Why Do We Write super(props) in React?

class Checkbox extends React.Component {
constructor(props) {
super(props); this.state = { isOn: true };
}
// ...
}
class Checkbox extends React.Component {
state = { isOn: true };
// ...
}
class Checkbox extends React.Component {
constructor(props) {
super(props); this.state = { isOn: true };
}
// ...
}
class Checkbox extends React.Component {
constructor(props) {
// 🔴 Can’t use `this` yet
super(props);
// ✅ Now it’s okay though
this.state = { isOn: true };
}
// ...
}
class Person {
constructor(name) {
this.name = name;
}
}
class PolitePerson extends Person {
constructor(name) {
this.greetColleagues(); // 🔴 This is disallowed, read below why
super(name);
}
greetColleagues() {
alert('Good morning folks!');
}
}
greetColleagues() {
alert('Good morning folks!');
alert('My name is ' + this.name + ', nice to meet you!');
}
constructor(props) {
super(props);
// ✅ Okay to use `this` now
this.state = { isOn: true };
}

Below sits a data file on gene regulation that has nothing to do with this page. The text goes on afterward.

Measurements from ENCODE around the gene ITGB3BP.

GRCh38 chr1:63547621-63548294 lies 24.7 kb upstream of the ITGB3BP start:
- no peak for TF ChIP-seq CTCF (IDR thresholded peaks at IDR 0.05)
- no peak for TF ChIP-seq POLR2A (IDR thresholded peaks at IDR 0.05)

// Inside React
class Component {
constructor(props) {
this.props = props;
// ...
}
}
// Inside React
const instance = new YourComponent(props);
instance.props = props;
// Inside React
class Component {
constructor(props) {
this.props = props;
// ...
}
}
// Inside your code
class Button extends React.Component {
constructor(props) {
super(); // 😬 We forgot to pass props
console.log(props); // ✅ {}
console.log(this.props); // 😬 undefined }
// ...
}
class Button extends React.Component {
constructor(props) {
super(props); // ✅ We passed props
console.log(props); // ✅ {}
console.log(this.props); // ✅ {}
}
// ...
}

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